Picking up where I left off in documenting our wine visits…
Duckhorn Vineyards: Our first winery on Thursday, Duckhorn was set in a lovely country mansion home. We arrived a bit early for our personal tasting, and were poured a complimentary sip while we waited. As we lounged in high seats on the wrap-around porch, we felt that we were truly living the wine life. It is nice to be talked to through tastings, but it is also nice to be left alone sometimes and to just enjoy the experience. I think our favorite wine at Duckhorn was the 2009 Three Palms Merlot, deep enough to stand up to a steak.
Round Pond Estate: I have decided with reluctance to only write a paragraph (or two) on this place, instead of my original idea of dedicating an entire blog entry to the visit.
Round Pond is a true family business, with different members of the family being responsible for the wine, olive oil, etc. They have been producing olive oil for 9 years, wine for only 5 years, and are currently working on adding balsamic vinegar to the mix! We started out by going on a tour of the olive oil mill. I highly recommend this not just because I am half-Greek, but truly because it is a worthwhile and educational experience. We learned the difference between Spanish olives (produce more buttery/mellow olive oil) and Italian olives (more grassy/peppery). We were able to follow the whole process of picking the olives to milling them into olive oil to learning the proper tasting technique. There are even different milling contraptions for Spanish and Italian olives.
I didn’t realize that olive oil is such a controversial commodity, and I now have the book Extra Virginity on my reading list so that I can learn more. Apparently, a lot of what you see in the grocery store is not really olive oil. One takeaway tip is to never buy olive oil in clear glass; it should always be in dark glass, ceramic, or steel. Olive oil actually loses its full flavor quickly, so it should be used right away!
The proper tasting technique is a bit funny and somewhat like wine-tasting: You are supposed to hold the container in your hand to warm it, sniff the oil three times, coat your tongue with the oil, then whistle the substance in to get a true taste! If you cough, that is actually a good sign… you are getting the full effect of the pepper notes.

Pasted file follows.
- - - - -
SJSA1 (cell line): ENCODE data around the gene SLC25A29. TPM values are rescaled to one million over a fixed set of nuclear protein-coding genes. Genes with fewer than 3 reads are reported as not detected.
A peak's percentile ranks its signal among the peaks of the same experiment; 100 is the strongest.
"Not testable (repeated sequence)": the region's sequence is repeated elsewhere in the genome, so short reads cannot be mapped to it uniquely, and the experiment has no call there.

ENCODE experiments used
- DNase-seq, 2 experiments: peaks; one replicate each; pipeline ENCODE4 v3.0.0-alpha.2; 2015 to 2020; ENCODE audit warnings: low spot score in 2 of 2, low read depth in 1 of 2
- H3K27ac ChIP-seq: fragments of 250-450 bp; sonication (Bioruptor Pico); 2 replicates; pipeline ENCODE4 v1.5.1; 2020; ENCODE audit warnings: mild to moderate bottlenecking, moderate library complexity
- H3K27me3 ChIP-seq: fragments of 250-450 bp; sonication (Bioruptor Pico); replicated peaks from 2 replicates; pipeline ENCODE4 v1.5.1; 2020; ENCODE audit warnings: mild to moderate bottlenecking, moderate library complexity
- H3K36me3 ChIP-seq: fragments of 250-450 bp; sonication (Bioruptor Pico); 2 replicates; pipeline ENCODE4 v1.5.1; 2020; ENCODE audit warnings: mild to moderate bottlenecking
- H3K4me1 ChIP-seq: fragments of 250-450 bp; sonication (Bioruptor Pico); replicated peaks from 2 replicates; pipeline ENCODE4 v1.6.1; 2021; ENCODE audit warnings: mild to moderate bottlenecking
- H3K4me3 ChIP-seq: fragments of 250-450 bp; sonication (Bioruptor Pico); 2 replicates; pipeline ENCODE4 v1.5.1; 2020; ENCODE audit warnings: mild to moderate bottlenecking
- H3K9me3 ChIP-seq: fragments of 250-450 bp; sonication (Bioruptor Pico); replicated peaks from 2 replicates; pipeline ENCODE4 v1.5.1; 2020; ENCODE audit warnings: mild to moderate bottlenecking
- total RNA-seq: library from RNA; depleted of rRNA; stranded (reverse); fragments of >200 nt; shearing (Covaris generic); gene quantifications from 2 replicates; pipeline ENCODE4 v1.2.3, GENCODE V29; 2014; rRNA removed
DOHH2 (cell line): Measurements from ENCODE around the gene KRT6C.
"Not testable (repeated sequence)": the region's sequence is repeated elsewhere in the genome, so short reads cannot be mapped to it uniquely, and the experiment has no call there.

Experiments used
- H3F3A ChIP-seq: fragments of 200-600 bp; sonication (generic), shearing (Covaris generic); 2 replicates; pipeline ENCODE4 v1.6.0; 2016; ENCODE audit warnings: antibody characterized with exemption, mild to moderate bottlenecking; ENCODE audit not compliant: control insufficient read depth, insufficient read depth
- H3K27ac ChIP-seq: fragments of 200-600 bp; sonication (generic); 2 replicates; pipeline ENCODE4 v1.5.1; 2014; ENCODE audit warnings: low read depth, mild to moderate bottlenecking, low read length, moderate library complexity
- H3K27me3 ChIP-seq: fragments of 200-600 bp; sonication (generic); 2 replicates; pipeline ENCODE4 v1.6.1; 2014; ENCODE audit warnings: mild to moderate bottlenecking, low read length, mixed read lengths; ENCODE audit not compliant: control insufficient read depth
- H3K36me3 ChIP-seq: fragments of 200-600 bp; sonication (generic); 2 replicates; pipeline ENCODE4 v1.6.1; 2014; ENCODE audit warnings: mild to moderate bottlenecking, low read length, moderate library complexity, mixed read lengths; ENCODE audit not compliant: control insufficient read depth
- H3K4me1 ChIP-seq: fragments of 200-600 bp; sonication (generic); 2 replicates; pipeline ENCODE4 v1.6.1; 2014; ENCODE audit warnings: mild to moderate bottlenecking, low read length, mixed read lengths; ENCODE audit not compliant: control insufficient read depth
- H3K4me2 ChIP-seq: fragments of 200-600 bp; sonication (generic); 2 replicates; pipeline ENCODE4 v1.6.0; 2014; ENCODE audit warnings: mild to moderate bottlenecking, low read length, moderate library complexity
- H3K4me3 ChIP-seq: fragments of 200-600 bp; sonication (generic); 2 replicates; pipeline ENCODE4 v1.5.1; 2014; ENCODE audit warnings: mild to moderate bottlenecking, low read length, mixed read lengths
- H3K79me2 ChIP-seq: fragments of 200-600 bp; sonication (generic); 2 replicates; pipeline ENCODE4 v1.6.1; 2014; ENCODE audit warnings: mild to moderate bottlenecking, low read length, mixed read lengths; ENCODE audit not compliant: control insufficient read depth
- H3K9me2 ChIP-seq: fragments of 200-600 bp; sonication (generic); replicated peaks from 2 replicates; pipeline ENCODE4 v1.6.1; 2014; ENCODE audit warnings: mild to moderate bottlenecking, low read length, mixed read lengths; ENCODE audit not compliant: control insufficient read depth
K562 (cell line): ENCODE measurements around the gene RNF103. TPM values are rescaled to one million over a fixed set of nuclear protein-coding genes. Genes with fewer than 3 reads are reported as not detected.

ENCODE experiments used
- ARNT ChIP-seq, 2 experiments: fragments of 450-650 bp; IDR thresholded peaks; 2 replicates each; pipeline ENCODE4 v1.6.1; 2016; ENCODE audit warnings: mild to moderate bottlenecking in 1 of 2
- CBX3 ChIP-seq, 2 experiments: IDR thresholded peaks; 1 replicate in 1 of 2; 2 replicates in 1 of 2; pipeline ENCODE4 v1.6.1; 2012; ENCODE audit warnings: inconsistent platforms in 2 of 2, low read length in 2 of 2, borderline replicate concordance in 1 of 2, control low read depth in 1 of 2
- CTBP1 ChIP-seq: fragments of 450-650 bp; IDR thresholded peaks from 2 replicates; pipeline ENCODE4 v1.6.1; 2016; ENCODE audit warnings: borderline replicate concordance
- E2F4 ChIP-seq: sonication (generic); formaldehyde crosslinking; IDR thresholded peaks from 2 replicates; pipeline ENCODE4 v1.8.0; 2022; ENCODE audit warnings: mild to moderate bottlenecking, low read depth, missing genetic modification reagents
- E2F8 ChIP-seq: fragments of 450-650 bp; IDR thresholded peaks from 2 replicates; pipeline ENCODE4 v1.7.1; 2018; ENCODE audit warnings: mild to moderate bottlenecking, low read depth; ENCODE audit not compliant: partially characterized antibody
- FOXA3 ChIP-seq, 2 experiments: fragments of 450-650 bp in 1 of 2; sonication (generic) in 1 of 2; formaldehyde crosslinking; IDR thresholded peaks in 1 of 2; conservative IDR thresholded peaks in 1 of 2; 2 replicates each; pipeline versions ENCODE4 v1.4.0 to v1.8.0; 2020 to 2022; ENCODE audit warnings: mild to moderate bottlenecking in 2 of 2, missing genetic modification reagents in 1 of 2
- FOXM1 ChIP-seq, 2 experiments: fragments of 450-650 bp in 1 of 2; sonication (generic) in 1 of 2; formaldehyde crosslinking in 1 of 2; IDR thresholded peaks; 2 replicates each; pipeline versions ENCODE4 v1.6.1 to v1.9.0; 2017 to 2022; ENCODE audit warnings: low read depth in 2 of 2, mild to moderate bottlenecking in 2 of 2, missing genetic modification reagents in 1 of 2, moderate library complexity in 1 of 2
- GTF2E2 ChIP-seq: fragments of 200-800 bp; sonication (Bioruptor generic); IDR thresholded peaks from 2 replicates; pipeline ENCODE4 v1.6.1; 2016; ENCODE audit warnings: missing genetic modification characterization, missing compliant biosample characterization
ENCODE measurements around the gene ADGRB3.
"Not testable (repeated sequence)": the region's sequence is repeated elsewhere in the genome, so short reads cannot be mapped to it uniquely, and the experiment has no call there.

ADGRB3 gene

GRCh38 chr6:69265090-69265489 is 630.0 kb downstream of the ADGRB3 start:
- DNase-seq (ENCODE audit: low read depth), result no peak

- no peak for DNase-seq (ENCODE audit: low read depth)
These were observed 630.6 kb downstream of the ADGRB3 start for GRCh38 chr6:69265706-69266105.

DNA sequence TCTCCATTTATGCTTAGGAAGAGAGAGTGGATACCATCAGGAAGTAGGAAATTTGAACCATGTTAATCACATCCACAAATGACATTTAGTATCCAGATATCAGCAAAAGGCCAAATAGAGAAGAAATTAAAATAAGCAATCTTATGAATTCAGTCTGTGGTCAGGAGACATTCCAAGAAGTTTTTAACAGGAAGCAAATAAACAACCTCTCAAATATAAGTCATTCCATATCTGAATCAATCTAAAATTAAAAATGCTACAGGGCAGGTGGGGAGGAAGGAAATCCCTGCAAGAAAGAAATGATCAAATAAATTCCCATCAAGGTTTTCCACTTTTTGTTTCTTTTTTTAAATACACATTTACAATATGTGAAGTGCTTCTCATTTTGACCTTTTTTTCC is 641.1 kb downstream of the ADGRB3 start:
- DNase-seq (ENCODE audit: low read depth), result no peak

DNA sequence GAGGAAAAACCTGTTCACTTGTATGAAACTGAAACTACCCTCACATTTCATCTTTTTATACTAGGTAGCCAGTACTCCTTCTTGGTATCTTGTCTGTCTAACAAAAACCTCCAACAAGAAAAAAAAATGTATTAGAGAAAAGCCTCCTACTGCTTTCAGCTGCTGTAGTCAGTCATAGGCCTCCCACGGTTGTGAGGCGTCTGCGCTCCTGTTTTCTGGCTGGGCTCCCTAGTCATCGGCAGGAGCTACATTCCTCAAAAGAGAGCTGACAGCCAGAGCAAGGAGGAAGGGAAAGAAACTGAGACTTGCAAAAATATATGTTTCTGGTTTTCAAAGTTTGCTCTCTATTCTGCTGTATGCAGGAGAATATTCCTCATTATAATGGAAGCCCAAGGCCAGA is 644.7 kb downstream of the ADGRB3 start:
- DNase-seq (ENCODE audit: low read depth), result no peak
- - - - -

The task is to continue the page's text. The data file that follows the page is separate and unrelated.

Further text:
We ended up buying some mini olive oil bottles, some red wine vinegar, and a small jar of chili salt. This was the first winery where I was very tempted to join the club, because it boasted of incredible foodie treats like the vinegar and oil along with great wine! I think Round Pond is going to take off. As for wine, we did the estate tasting with food pairings (we really went all out at this place), but I think our favorite wine was actually one that we were poured at the olive oil mill as a bit of an afterthought towards the end: The 2008 Nebbiolo, which we bought a half-case of to distribute to family and friends upon our return.
Artesa Vineyards & Winery: This was our first stop on Friday morning, and was certainly one of the most visually stunning wineries that we visited. The wine was not worth remembering, but the place was designed by a Spanish architect and it did bring to mind Gaudi and the feel of Barcelona. I definitely enjoyed that aspect, and was glad we stopped by to take some pictures.
Westwood Tasting Room: Our last stop on our way back to San Fran took us to downtown Sonoma, and it could not have been a better way to say goodbye to wineries. As a result of Yelp, we decided to try out Westwood Tasting Room, which represented a small winery owned by John and Justin. Per the website’s instructions, we sent John a text to let him know we were on our way!
We were the only visitors there on a Friday morning, and we spent a good hour chatting with John and sipping generous pours inside the quaint courtyard tasting area. The setting was heavenly and the company was great, but the wines were seriously incredible. This was the second wine club that I was tempted to join! Instead, we decided to bring back the 2007 redFOUR, Estate Vineyard, Sonoma Valley (we’ve already had it) and the 2004 Pinot Noir, Nicholson Ranch Vineyard, Sonoma Valley, Library Selection. Amazing. Westwood truly was like the cliffhanger that will bring us back for more of downtown Sonoma (such a quaint foodie/wino spot) and the surrounding area itself.
These two entries only scratch the surface of our wine times in California, but I hope this is helpful for anyone who may be on their way out there! We left with a lot more wine knowledge than we had coming in, and do hope that we get the opportunity to visit again soon.